If the fish refuse to take, the angler should look for them. Moving the place frequently is also decisive for success when fishing from the coast.
There is something static about offshore sea fishing – anglers loaded with equipment head to the previously selected spot on the beach, they assemble equipment and tripods, and then wait for it with admirable patience, what is to be. Even if they don't get any sensible fish, so they stubbornly do not change their fishery even by a meter. Actually why? After all, active fishing is much more effective! Here is an example. Classic wild Baltic coast; some stones on the bottom, some vegetation, several sand shoals – a varied and quite promising fishery, yet not every shore spot is equally good. Recently, my colleagues and I found out about it the hard way. We throw six fishing rods at intervals of five to ten meters and wait. "Fun" Soon. The first rod on the right is used to catch a double – cod and flounder, and then nothing more. Only undersized cod are regularly taken for the fishing rod next door. Rod number three is silent all the time, on the other hand, baits on stick number four are occasionally interested in not too large burbots. On the other hand, the last two rods on the left do not let my friend rest for a moment. Cod followed by cod land on shore at regular intervals, including several pieces, which you can already boast about. Fish take on drill bits. In hope, that I will finally come across some fish that is already fit for filleting, I am throwing my "undefeated" rod on the left side of the rods of my friend, so effective today. And what is happening? Not a single cod take! The only thing I manage to catch, it's a pound of flounder. Not too bad either. A bit on fire, I move with my second rod to the "left wing". The other colleague does the same. Unfortunately, the two of us are completely ignored by the cod. Instead, we catch four beautiful flounders. A moment later it was over. Until dawn, no change – not a single sensible fish. It was already light. I decide to fish a little more actively. My friends "borrow" one rod from me and they kindly agree, that I should work a little on their account. They stay where they are. I start to flip the rods by rearranging them as if on a carousel. When on the right-hand rod, nothing happens for fifteen minutes, I'm rolling her up, I go a little further and cast the remaining rods on the left side. Throughout the morning spent on the beach, I manage to catch more than twenty quite nice flounder fish this way. The two flounders were really impressive sizes.
A week and a half later, I insisted, that I need to check, whether the effectiveness of all of my rod shifting was only coincidental, or is it somehow saving the honor of angling in the days of total fishlessness. I am unfolding in exactly the same place as before. Fishing conditions are not very favorable – offshore wind and crystal clear water. The hope of a successful catch is diminishing by the hour. Nothing happens with the local anglers sitting nearby – they only caught a few totally unremarkable fish. At dawn, I decide to stop the senseless soaking of the worms in one place. I am starting the carousel movement of the fishing rods. With time, I am moving further and further away from my original hunting ground. And there you go – however, you can catch something from this beach. In such clear water, the fish were simply not active and only used as bait, which was lying right next to their mouths! It is true that my hike on the beach did not end with catching a whole net of fish this time, but how varied my prey turned out to be – one eel here, there are two almost "capital" burbot, every now and then a flounder, and one stray cod also took my bait. At the same time, I noticed a certain regularity: there was only one fish in each new place (or not), then silence! Perhaps it would be possible to create a new fishing maxim based on these observations – if the fish and the sea are still, the angler must move!? During my fishing trips on the beach, I noticed another regularity – better results are obtained if you fish with different sticks! As it happened, that I don't have two of the same rods, some are more expensive, others cheaper, each has a different action, and using the same weight, I am able to throw some closer, others on. Consequently, the lure will glide at different distances and there will always be some fish, who will be tempted by the thread – even then, when other anglers, fishing "precisely’ as for the subway, takes nothing. If I am convinced, that the fish are very far from the shore, I usually roll up the rod for "short distances" right away. It's just a pity for the bait. Fortunately, such situations are extremely rare – Eels and burbot almost always stand very close to the shore, a little further flounder, and cod are also found on the border of long-throw.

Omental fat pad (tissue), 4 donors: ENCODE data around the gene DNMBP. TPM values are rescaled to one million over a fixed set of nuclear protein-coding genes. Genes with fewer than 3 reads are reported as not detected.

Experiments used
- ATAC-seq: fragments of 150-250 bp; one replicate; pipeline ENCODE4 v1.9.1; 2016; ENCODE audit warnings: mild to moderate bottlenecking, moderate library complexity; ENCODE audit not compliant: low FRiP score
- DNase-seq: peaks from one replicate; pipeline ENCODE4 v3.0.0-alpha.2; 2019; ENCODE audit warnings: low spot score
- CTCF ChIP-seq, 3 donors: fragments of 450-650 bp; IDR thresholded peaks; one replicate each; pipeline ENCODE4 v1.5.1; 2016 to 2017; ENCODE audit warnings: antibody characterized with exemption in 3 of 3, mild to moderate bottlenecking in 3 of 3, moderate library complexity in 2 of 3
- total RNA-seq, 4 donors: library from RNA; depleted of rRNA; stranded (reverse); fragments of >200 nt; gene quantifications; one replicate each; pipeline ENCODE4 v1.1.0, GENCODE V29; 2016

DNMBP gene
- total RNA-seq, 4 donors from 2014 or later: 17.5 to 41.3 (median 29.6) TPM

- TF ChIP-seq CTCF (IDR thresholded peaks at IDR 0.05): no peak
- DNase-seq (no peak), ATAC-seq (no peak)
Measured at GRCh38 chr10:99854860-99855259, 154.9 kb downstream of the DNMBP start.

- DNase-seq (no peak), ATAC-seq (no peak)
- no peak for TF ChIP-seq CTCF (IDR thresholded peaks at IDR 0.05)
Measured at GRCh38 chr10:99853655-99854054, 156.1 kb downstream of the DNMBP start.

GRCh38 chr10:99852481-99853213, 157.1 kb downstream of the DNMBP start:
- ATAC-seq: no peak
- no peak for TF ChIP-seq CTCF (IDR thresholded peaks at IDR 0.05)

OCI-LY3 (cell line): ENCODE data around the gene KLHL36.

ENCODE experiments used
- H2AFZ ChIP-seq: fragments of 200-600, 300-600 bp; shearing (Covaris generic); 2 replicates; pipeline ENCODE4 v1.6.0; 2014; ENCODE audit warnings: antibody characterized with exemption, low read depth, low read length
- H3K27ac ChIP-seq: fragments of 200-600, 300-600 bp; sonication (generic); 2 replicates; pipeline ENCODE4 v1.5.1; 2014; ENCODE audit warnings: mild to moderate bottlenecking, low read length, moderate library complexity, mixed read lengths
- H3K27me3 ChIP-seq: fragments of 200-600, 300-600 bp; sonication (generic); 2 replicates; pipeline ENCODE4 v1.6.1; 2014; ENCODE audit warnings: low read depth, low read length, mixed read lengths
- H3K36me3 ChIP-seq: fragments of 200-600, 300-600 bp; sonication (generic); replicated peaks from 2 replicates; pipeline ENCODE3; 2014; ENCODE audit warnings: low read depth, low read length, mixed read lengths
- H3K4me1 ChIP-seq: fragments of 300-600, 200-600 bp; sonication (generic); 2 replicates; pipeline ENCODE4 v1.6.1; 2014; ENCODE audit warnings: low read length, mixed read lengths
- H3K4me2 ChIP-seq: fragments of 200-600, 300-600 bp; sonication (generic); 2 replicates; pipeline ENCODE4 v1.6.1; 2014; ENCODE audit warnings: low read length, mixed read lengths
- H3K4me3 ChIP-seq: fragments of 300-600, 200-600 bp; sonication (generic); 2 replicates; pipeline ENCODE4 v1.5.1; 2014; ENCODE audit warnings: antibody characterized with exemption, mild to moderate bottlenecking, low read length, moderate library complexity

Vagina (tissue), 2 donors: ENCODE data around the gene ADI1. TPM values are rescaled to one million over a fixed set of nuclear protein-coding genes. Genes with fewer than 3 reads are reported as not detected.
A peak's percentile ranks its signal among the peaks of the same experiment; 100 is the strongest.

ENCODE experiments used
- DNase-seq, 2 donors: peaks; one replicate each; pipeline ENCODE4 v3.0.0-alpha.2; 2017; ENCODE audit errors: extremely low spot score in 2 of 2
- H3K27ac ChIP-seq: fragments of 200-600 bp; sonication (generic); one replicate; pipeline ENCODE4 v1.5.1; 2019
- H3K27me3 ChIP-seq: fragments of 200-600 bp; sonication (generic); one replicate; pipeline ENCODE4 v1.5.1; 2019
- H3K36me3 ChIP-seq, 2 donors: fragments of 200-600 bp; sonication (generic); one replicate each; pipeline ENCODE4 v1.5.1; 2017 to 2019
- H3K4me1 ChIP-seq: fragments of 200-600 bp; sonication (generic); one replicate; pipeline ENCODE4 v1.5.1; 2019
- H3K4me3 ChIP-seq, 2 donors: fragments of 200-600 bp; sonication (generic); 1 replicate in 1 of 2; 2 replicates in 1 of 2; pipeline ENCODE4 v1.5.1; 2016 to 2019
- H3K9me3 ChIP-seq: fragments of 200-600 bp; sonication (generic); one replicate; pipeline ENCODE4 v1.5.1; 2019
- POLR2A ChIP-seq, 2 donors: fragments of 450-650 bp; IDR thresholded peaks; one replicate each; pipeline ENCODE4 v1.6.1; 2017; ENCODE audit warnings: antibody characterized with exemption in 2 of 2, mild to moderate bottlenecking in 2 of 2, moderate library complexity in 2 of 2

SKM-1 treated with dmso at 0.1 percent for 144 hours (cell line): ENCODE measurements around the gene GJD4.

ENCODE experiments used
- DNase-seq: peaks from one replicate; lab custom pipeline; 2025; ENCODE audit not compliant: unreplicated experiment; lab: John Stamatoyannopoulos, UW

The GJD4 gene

With or without beads?
A separate chapter can be written about the colored beads and balls that float the bait above the bottom. Anglers can be divided into two groups in this respect - one is passionate about fishing with beads and all kinds of tinsel, others consider it absolutely unnecessary. If the fish stand close to the shore and feed well, nothing to discuss – both followers, as well as opponents of decoys are successful. If, however, feeding fish are rare visitors to the fishery, the case is a bit different. I then put small ones on some of the leaders (!) single floating beads and one fishing rod I fish "clean", the other with the lure holding the lure above the bottom. I have already found out about the effectiveness of the lure many times, many times the fish took only natural bait. I have no opinion. I know one thing – Sometimes pulling the set up a few meters to the bank provoked many anemic fish to bite.